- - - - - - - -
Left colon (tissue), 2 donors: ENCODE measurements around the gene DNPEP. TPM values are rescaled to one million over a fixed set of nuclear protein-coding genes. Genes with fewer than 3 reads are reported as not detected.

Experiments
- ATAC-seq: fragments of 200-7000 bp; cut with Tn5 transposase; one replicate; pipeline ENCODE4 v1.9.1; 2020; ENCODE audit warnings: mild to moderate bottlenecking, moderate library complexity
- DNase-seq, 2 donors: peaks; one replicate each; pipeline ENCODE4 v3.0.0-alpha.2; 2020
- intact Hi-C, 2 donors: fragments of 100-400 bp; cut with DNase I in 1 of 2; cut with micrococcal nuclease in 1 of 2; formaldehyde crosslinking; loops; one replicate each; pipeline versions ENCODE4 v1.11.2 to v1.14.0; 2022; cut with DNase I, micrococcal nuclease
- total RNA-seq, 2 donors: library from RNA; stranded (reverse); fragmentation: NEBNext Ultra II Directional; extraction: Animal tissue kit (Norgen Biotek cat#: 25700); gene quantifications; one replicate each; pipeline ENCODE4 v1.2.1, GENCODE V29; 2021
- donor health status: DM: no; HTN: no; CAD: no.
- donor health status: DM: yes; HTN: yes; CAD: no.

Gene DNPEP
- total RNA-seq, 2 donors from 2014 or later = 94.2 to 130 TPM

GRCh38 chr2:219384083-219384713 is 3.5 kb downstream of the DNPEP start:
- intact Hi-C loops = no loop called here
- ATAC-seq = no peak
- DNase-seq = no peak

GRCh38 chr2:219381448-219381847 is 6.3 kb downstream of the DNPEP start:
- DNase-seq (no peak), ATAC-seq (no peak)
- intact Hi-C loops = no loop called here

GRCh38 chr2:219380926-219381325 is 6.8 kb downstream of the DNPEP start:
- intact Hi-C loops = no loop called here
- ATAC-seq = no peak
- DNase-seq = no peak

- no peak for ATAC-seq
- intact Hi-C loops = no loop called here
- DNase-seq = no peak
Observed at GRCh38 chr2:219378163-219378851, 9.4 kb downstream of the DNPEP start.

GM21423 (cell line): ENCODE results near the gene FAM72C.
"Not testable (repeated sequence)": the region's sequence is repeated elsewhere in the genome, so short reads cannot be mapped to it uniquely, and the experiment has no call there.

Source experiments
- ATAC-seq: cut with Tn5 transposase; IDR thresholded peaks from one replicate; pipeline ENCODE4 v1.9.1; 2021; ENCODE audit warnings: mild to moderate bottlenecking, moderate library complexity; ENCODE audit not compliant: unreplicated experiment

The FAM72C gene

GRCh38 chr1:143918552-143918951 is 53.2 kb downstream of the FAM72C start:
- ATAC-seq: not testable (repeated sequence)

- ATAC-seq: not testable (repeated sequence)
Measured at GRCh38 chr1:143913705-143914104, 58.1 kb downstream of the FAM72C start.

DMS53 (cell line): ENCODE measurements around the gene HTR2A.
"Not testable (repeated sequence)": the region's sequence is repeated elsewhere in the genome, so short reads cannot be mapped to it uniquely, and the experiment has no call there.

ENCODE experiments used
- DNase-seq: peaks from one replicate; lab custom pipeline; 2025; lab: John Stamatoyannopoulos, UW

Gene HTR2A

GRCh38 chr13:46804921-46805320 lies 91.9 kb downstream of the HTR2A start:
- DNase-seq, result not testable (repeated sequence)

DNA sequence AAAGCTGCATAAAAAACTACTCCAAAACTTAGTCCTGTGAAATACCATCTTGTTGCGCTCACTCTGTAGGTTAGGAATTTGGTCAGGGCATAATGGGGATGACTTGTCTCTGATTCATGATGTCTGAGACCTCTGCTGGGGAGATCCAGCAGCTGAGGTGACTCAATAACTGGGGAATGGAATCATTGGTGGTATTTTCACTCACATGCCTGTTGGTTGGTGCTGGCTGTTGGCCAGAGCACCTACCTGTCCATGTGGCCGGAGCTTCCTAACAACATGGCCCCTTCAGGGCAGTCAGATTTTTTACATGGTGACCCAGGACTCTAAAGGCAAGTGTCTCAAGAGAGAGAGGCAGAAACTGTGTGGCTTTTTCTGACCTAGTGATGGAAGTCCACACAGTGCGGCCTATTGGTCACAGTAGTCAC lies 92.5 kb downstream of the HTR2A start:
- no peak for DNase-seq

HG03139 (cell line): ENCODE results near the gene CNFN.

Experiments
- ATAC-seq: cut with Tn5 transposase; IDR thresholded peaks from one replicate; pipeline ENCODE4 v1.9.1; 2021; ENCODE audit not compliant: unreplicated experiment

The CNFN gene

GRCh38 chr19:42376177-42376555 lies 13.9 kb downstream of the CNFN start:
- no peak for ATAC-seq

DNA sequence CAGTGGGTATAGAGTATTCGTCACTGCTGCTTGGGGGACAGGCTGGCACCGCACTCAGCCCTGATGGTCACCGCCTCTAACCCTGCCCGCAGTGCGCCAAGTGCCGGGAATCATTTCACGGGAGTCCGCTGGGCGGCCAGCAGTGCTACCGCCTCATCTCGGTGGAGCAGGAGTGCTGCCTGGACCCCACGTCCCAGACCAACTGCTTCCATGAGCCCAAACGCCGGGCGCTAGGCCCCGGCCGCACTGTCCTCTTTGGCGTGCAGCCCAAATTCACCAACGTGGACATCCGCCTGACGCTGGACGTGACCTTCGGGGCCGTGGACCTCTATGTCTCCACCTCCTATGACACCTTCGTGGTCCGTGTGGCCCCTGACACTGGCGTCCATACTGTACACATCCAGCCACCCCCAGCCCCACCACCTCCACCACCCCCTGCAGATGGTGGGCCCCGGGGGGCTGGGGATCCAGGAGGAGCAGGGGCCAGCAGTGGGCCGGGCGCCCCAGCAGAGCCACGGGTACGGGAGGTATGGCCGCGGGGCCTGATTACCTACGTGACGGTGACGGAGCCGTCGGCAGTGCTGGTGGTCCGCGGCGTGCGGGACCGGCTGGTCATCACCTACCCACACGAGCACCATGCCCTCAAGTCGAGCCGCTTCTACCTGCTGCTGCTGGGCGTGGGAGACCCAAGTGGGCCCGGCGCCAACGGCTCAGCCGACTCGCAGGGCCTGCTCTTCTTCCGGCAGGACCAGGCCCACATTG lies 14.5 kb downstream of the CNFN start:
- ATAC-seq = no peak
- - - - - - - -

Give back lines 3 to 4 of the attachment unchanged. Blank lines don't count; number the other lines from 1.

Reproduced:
- ATAC-seq: fragments of 200-7000 bp; cut with Tn5 transposase; one replicate; pipeline ENCODE4 v1.9.1; 2020; ENCODE audit warnings: mild to moderate bottlenecking, moderate library complexity
- DNase-seq, 2 donors: peaks; one replicate each; pipeline ENCODE4 v3.0.0-alpha.2; 2020